As for Mr. Biden himself: He already has moved to the left – and he’ll probably need to move even further in that direction in order to make peace with Bernie’s "Bros" – if he doesn’t want them to sit at home on Election Day. (Just to make sure his supporters understand that Mr. Biden isn’t really the moderate he claimed to be, Sen. Sanders told them that with all the compromises Biden is making, he would be “the most progressive president since FDR.”)
Something else voters will take into account between now and November 3 is that it isn’t Trump supporters who want to defund the police – or eliminate police departments all together. It’s the progressives who want to do that.
And it’s not right wing goons who are toppling statues they don’t like while Democrat mayors pretty much just let it happen. Nor is it Trump supporters who took over a downtown section of Seattle while the city's progressive mayor said the takeover might turn into a "summer of love." Instead it turned into murder and mayhem. And it's not conservatives who are rioting in Portland while the left wing mayor bristles at federal agents who were sent in to protect the federal courthouse.
If Joe Biden is outraged by the mayhem we're watching on TV every night, he's done a good job hiding his feelings.
If Donald Trump can control his combative instincts and make a reasonable case that if voters choose Biden they’ll get the whole left wing package along with him, if the president can make the case that Biden is his party’s presumptive nominee because he sold himself to them as a middle of the road politician but really isn’t – then Donald Trump will have a chance to turn things around by November.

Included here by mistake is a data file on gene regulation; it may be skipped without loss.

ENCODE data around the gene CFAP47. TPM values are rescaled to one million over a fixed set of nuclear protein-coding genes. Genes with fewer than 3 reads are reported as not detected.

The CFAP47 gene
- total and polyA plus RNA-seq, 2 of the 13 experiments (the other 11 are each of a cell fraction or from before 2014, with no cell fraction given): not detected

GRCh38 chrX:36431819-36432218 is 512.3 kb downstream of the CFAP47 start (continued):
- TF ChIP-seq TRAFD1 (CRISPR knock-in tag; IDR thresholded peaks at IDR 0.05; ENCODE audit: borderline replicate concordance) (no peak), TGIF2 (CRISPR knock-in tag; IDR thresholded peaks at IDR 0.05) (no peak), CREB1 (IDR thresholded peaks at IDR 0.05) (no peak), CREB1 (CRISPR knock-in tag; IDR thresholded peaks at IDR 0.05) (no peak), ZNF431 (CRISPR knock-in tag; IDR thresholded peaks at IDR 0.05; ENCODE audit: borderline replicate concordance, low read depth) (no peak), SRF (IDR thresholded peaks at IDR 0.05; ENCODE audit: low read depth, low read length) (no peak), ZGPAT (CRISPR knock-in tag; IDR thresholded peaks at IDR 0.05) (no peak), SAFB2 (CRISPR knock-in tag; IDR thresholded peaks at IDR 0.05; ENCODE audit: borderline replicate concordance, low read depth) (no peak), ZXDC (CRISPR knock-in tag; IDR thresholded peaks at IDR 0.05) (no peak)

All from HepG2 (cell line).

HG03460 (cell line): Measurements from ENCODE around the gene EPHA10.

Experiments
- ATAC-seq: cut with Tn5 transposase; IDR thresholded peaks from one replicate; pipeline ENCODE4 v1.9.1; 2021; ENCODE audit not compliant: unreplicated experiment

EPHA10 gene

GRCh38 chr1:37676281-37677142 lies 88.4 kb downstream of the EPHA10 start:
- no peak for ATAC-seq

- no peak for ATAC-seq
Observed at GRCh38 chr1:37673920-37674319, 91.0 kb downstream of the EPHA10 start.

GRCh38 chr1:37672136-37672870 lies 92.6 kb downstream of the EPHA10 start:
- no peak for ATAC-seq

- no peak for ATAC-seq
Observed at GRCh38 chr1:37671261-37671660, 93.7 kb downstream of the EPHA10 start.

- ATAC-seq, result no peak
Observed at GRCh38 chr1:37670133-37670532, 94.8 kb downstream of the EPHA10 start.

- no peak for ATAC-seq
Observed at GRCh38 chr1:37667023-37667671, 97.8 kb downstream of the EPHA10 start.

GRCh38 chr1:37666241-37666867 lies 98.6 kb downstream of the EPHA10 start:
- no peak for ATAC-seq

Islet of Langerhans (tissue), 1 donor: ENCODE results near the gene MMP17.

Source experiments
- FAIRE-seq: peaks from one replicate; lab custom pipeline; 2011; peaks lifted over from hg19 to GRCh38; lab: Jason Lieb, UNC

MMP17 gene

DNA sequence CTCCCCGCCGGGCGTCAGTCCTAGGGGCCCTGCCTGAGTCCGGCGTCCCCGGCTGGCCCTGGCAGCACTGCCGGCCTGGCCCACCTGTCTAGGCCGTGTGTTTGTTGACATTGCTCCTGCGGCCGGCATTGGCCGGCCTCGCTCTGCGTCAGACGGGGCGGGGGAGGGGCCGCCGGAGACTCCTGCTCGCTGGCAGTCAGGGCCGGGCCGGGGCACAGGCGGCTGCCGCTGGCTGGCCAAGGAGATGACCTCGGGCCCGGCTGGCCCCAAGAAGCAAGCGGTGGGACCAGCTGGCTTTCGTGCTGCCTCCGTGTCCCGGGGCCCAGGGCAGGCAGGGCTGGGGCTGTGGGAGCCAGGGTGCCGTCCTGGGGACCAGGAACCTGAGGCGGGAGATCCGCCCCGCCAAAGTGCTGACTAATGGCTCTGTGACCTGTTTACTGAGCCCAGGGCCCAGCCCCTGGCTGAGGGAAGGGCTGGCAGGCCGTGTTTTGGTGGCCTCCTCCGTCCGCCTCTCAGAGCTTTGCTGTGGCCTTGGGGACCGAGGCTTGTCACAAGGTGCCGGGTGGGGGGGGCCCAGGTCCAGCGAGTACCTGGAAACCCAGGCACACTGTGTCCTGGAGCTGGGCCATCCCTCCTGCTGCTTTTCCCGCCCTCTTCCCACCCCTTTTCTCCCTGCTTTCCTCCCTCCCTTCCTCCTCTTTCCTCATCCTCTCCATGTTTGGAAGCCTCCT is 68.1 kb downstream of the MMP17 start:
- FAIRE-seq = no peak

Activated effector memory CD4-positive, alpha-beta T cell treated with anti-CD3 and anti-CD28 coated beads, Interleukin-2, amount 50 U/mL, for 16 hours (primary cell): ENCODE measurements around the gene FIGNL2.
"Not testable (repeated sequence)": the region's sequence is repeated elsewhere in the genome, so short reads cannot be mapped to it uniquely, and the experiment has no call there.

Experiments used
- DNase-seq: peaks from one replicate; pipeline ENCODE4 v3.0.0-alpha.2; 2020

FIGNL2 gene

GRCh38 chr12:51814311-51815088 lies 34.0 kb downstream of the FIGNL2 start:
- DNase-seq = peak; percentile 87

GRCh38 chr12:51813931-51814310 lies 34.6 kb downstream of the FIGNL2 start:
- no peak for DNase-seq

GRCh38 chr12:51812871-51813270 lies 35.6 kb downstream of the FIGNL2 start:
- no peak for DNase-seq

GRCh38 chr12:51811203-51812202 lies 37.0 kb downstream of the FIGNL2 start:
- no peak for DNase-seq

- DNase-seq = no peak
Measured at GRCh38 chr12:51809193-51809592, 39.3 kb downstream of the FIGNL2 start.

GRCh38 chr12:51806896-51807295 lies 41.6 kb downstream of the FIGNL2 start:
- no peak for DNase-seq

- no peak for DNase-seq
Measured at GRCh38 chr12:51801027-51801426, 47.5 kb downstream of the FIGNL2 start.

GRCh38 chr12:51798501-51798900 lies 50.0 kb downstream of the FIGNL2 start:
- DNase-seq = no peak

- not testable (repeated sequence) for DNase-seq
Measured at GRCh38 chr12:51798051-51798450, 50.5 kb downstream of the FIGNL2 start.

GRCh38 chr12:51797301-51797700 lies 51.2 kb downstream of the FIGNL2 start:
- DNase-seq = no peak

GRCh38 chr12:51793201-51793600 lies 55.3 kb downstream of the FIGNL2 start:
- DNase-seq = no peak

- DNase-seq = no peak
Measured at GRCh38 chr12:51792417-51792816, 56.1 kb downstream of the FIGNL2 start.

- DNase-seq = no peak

With every statue that is toppled, with every call to “transform” America, with every demand that some poor soul be fired for having an unacceptable opinion, Joe Biden runs the risk of looking like a hostage, trapped inside a party that’s defined not by a moderate political philosophy, but by the vision of the revolutionaries in the streets.
There still are the debates to come where Joe Biden won’t be able to keep a low profile, say as little as possible, and keep off the cuff remarks to minimum.
There’s still the much-anticipated Durham report, which may put Democrats in a bad (and possibly criminal) light, and may get voters to re-think who they want to run the country for the next four years.
There are still hot summer nights to come that will entice more revolutionaries to hit the streets with their ropes and chains and a mission to rid America of its history – both good and bad.
At the moment, the polls are telling us that voters don’t like Donald Trump. But that doesn’t mean they’ve fallen head over hells for Joe Biden, who I think it’s fair to say is not an impressive figure.
These are not normal times. In just a few short months we’ve witnessed a worldwide pandemic and an American cultural revolution, which came to life as George Floyd lay on the street in Minneapolis dying.
The political landscape is no longer on terra firma; it’s shifting by the minute.
The ninth inning is looming but it’s not here yet. And so, it ain’t over till it’s over.